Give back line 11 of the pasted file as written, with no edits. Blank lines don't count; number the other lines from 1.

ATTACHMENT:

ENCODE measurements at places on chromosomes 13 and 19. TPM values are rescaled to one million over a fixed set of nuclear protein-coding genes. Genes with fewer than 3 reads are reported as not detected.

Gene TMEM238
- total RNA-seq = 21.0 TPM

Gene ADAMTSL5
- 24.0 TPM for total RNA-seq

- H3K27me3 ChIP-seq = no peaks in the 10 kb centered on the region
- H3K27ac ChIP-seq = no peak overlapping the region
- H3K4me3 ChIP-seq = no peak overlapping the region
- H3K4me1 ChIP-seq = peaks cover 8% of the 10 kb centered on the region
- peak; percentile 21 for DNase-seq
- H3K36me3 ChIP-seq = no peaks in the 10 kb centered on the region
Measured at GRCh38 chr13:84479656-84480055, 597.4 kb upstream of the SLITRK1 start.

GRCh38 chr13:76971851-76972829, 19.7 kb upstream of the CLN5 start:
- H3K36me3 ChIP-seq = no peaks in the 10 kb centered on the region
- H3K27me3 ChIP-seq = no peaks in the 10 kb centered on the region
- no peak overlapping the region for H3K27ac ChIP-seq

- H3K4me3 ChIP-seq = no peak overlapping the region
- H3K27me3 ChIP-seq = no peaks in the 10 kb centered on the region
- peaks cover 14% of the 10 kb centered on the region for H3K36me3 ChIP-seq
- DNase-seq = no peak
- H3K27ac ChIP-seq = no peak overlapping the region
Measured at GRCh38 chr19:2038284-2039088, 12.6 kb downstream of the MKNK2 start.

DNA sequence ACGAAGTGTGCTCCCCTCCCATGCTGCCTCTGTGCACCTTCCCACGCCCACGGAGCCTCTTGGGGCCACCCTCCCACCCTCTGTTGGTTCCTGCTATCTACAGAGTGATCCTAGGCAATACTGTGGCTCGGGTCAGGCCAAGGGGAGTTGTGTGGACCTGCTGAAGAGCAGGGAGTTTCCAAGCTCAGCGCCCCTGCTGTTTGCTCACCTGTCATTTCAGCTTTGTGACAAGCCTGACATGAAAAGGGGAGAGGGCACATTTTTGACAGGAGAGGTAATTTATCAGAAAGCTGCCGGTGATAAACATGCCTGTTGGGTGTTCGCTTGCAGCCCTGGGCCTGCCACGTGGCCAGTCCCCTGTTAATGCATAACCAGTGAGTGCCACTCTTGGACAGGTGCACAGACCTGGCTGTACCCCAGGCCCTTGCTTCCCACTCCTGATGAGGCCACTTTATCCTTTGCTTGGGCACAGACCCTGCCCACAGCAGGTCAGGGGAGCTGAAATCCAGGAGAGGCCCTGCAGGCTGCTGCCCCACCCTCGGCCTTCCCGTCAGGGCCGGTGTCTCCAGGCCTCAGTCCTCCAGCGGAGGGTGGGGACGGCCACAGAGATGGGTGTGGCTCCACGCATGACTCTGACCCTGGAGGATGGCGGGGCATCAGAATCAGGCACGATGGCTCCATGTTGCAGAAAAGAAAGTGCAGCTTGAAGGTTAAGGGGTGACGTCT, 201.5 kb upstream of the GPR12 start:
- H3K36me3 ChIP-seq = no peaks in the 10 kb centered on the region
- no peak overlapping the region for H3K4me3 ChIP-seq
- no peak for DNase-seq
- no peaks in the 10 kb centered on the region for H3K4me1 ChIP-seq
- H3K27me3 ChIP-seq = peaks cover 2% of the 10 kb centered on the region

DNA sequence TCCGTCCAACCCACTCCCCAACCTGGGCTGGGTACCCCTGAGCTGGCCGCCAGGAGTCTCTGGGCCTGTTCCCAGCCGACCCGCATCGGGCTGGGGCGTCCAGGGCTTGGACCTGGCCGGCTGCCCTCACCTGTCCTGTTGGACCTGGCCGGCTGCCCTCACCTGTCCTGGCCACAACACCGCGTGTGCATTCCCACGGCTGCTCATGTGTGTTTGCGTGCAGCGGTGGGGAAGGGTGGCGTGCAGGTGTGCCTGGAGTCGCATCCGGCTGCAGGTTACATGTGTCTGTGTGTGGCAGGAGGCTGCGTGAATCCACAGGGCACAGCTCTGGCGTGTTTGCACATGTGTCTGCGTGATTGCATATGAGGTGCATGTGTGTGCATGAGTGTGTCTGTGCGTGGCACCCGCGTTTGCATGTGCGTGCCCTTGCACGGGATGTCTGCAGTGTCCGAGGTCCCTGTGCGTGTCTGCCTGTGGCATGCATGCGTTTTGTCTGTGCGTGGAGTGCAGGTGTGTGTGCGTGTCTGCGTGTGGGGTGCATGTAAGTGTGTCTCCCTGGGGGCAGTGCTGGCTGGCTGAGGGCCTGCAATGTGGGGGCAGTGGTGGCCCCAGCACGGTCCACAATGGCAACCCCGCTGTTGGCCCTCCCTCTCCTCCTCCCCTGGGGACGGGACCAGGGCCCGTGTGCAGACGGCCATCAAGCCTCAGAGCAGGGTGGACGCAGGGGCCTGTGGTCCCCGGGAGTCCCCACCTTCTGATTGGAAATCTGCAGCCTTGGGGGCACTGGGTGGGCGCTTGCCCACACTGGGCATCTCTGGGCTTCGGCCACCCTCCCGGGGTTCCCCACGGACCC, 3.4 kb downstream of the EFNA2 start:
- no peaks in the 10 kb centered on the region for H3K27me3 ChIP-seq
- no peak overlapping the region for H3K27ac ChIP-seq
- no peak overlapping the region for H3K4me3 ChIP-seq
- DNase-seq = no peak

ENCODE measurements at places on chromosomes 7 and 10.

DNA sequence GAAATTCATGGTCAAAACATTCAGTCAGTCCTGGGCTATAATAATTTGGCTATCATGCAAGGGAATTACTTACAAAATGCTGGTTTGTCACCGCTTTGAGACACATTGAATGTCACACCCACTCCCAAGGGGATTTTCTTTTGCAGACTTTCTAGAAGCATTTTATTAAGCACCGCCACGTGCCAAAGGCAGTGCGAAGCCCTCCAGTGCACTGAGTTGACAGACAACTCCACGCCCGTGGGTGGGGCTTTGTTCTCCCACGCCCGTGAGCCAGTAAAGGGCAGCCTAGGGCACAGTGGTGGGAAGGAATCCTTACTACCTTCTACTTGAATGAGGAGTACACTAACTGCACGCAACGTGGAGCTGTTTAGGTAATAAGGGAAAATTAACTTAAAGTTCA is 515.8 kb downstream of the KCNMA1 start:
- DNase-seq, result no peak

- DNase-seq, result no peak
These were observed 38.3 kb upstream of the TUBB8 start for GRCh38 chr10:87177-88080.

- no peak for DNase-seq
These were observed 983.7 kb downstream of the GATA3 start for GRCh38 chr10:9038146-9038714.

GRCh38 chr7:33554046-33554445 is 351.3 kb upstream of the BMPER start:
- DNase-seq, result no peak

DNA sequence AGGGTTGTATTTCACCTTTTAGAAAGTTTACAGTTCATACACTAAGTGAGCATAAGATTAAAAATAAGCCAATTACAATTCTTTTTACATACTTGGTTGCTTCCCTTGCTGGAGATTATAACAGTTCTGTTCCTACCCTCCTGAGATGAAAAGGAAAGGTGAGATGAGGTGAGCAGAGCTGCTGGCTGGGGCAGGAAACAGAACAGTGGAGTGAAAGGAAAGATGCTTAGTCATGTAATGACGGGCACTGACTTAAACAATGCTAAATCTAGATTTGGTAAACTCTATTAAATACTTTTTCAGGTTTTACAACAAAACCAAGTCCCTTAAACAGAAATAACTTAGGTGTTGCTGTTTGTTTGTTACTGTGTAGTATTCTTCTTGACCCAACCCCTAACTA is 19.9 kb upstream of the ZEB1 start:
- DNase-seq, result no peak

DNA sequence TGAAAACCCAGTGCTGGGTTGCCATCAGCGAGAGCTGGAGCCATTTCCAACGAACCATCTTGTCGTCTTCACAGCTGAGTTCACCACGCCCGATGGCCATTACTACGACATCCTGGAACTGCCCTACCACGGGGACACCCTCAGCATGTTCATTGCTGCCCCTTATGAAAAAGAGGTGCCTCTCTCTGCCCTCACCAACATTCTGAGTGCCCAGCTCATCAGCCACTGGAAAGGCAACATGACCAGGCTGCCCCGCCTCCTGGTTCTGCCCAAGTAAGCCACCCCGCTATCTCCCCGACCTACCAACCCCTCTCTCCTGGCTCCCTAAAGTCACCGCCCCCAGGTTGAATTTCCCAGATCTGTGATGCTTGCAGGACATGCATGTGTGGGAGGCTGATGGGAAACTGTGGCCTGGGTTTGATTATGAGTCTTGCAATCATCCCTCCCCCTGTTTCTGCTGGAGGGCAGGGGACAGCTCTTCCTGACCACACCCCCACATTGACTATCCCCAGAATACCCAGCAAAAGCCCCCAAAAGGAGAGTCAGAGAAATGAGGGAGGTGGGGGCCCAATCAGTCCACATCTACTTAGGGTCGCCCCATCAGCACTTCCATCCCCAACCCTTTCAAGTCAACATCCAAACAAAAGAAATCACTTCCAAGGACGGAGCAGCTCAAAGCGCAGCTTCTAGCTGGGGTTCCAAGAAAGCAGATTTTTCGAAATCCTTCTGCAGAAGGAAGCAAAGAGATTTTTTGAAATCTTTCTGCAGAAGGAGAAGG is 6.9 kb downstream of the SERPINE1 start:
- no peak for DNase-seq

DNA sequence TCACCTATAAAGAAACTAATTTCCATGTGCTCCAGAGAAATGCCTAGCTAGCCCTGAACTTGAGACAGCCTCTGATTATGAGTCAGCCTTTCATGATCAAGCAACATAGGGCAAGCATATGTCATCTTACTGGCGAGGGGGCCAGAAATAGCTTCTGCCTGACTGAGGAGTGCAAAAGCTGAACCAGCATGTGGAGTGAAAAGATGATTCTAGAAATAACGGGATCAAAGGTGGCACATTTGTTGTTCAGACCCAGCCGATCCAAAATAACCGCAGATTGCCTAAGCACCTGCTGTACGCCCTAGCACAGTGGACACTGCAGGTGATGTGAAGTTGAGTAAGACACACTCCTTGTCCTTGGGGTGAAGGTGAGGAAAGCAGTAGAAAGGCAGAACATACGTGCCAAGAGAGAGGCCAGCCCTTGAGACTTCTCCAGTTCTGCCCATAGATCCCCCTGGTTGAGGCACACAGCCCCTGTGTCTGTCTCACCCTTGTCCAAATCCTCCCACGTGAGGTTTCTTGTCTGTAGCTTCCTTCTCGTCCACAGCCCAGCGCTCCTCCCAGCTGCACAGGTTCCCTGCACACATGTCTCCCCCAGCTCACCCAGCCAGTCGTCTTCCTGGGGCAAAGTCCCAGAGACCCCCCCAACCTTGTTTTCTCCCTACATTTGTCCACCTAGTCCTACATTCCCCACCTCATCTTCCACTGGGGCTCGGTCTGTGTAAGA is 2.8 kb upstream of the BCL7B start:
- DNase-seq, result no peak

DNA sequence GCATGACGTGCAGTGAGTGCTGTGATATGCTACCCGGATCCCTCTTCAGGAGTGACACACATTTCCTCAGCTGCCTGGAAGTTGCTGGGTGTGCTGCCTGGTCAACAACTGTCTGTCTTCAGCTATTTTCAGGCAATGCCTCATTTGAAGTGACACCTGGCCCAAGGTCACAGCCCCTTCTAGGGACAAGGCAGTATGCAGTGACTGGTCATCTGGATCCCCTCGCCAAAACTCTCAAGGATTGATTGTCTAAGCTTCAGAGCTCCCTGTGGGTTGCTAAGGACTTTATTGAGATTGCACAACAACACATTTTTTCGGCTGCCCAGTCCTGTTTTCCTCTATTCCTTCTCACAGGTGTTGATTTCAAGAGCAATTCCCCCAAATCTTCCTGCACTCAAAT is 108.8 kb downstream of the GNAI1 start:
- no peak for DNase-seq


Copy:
- H3K36me3 ChIP-seq = no peaks in the 10 kb centered on the region